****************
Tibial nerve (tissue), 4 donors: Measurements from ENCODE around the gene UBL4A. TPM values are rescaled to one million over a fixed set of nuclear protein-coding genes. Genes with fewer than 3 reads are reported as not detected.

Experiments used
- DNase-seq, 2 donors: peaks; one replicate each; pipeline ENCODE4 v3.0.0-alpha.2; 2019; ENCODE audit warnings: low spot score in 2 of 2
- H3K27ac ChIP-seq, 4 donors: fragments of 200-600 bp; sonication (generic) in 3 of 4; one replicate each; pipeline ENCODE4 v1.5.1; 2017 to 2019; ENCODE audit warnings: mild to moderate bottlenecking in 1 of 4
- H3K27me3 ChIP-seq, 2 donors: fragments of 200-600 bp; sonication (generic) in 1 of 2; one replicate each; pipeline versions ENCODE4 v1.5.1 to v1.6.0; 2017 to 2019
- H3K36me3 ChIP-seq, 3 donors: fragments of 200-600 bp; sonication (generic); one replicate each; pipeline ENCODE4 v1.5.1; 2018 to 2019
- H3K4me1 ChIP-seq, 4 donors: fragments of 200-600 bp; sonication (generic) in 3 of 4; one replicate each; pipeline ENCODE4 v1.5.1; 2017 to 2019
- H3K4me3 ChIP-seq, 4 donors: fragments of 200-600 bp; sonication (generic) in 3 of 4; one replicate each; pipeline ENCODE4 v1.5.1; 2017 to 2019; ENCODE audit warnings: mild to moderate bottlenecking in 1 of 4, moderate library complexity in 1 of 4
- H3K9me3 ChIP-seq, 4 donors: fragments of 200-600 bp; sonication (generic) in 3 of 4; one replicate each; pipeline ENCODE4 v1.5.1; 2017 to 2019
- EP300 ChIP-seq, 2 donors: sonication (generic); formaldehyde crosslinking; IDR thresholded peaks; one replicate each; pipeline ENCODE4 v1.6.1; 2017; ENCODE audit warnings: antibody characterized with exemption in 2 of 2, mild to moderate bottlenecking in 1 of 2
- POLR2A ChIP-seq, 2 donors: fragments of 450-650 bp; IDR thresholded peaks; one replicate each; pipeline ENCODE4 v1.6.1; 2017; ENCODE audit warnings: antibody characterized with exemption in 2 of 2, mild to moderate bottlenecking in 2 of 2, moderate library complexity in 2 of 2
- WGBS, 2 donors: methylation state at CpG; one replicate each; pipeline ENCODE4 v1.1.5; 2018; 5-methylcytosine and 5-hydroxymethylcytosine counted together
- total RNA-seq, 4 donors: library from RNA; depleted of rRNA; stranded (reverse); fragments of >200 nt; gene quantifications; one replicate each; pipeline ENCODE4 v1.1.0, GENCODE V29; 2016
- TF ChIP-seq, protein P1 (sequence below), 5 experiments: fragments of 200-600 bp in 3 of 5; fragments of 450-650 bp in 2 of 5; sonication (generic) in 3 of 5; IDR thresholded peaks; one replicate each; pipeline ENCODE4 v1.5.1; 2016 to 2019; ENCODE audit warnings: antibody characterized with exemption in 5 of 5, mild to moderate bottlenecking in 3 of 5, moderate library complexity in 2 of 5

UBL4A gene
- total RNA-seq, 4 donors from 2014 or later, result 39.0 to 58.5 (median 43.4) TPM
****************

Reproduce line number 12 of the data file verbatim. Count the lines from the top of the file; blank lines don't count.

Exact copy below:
- WGBS, 2 donors: methylation state at CpG; one replicate each; pipeline ENCODE4 v1.1.5; 2018; 5-methylcytosine and 5-hydroxymethylcytosine counted together